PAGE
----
First Alliance Corp. says that bureaucratic delays at the Office of Thrift Supervision cost it a pending merger that may affect its budding credit card operations.
"It was frustrating," said Mark Mason, chief financial officer at First Alliance.
The Irvine, Calif.-based subprime lender applied for a thrift charter last May to buy Standard Pacific Savings, a thrift subsidiary of Standard Pacific Corp., Costa Mesa, Calif. Legally, First Alliance needed a depository institution like Standard Pacific Savings to issue a new home equity-backed credit card.
But in December the regulator asked for a 30-day extension for approval of the charter, and then in January for another. By then it was too late. Standard Pacific announced Feb. 2 that it was seeking another buyer; the merger agreement with First Alliance had expired Jan. 31.
An OTS spokesman suggested that First Alliance could have pursued its application, but "time had expired on an agreement to buy a thrift, so they withdrew."
But First Alliance contends that the only reason its agreement with Standard Pacific Savings expired was the OTS' foot-dragging.
"We weren't a bank or a thrift, and we hadn't owned one," explained Mr. Mason. "It caused them to ask a lot of questions."
First Alliance's ordeal comes as the OTS faces an influx of applications for thrift charters. Insurance companies, securities firms, and even subprime mortgage lenders are filing for the charters at a record rate.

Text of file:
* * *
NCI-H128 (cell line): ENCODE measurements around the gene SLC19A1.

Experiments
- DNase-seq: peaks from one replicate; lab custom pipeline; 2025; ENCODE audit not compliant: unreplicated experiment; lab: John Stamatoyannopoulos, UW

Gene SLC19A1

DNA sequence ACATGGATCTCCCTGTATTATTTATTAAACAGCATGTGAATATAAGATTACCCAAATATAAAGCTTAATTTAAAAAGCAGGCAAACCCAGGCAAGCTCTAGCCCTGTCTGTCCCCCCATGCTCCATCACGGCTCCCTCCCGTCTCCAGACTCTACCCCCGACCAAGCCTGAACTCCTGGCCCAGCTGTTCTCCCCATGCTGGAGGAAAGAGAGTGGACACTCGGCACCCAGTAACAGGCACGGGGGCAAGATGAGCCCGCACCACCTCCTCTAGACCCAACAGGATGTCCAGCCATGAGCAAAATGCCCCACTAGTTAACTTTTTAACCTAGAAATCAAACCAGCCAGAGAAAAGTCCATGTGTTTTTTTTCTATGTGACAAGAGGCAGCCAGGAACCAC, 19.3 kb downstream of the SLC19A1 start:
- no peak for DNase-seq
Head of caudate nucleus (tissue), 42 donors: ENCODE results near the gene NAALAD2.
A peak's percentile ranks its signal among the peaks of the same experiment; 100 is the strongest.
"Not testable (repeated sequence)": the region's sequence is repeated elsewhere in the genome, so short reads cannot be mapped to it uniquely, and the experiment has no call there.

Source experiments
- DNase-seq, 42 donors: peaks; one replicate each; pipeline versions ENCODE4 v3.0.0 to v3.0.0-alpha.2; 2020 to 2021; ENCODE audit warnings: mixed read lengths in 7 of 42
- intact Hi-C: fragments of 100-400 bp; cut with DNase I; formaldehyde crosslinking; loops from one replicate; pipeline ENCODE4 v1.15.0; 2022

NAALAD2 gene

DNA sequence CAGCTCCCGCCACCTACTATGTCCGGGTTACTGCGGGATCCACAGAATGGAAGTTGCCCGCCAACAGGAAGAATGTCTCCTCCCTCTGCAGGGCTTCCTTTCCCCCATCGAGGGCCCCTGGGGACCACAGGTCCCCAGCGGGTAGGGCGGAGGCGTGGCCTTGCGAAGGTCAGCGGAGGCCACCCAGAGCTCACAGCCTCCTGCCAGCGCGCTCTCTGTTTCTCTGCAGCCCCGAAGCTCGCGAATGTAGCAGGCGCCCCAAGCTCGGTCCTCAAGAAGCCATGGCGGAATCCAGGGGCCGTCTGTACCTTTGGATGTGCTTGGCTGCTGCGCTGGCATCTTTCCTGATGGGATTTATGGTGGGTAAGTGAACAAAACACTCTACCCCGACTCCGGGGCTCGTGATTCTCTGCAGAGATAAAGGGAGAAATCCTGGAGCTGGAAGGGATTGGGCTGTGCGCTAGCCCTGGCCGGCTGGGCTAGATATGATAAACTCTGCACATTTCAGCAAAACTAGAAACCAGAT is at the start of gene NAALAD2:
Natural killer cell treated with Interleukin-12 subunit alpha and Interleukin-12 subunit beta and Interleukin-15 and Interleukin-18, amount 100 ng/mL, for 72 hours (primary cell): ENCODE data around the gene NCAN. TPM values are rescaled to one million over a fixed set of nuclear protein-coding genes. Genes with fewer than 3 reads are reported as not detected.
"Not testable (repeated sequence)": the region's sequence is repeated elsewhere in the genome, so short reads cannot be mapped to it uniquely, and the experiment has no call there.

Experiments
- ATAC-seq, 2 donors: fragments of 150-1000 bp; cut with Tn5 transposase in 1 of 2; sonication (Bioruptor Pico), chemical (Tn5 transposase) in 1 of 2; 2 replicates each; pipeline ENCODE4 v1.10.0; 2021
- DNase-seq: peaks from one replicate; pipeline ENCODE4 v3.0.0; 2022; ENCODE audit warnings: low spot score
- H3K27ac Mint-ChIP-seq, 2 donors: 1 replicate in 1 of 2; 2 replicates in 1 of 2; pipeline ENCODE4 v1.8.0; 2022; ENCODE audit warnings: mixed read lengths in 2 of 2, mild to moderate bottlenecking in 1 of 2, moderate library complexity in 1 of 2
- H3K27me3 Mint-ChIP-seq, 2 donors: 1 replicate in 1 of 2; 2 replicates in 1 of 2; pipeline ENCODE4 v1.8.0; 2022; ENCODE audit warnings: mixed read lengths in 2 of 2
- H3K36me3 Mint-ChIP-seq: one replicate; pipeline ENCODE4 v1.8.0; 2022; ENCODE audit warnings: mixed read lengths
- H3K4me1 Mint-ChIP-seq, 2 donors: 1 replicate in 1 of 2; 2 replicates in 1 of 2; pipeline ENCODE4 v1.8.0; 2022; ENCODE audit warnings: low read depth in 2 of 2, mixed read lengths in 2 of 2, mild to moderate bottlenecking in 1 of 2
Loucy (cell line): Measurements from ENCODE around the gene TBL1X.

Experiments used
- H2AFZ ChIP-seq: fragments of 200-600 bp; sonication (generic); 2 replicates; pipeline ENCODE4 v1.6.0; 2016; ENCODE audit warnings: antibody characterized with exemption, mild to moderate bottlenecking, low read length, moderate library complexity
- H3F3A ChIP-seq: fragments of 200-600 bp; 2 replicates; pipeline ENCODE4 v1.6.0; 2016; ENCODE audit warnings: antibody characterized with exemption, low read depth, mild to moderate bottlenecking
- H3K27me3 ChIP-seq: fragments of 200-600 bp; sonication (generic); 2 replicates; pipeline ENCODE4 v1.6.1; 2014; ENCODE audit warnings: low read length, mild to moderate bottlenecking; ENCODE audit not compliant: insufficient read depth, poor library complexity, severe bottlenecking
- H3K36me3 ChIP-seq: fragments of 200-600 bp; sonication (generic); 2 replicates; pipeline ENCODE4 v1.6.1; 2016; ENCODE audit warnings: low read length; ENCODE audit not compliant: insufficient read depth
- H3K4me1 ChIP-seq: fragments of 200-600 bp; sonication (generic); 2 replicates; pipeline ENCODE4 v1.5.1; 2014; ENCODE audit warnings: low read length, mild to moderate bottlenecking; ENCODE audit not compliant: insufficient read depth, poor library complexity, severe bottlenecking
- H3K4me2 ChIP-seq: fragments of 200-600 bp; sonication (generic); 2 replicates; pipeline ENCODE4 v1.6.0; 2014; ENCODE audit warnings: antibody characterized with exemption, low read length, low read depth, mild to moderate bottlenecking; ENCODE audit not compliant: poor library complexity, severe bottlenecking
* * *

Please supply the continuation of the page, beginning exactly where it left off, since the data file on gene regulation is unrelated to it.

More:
Associates First Capital Corp., Dallas, is in the midst of review for a thrift charter, and observers say the process has been trying for the lender.
Other players in the industry said the OTS was wary of the high fees First Alliance charges to extend credit to borrowers with poor credit ratings.
First Alliance charges origination fees that average 10 to 12 points for its first and second mortgage loans.
But First Alliance denies that was an issue. "The OTS never communicated that to us," Mr. Mason said. "They told us that there was no problem with our business."
The OTS declined to comment on the subject, but said that it is very rare for applicants to be denied a charter. "Usually they are withdrawn," the spokesman said.
Other subprime lenders expressed surprise at First Alliance's willingness to expose itself to the type of scrutiny that comes with applying for a thrift charter.
Merrill Ross, an analyst with Friedman, Billings, Ramsey & Co., said when she heard First Alliance was applying for a thrift charter, she asked herself: "Why would you want to take on that kind of burden?"
First Alliance is still planning to expand its credit card program, Mr. Mason said. The company is working with Fidelity Federal Bank, a subsidiary of Los Angeles-based BankPlus, on the program, he said. So far, the company has about $1 million in home equity-backed credit card outstandings.
But First Alliance may still be smarting over the loss of Standard Pacific. "It will be a nice acquisition for someone else," Mr. Mason said.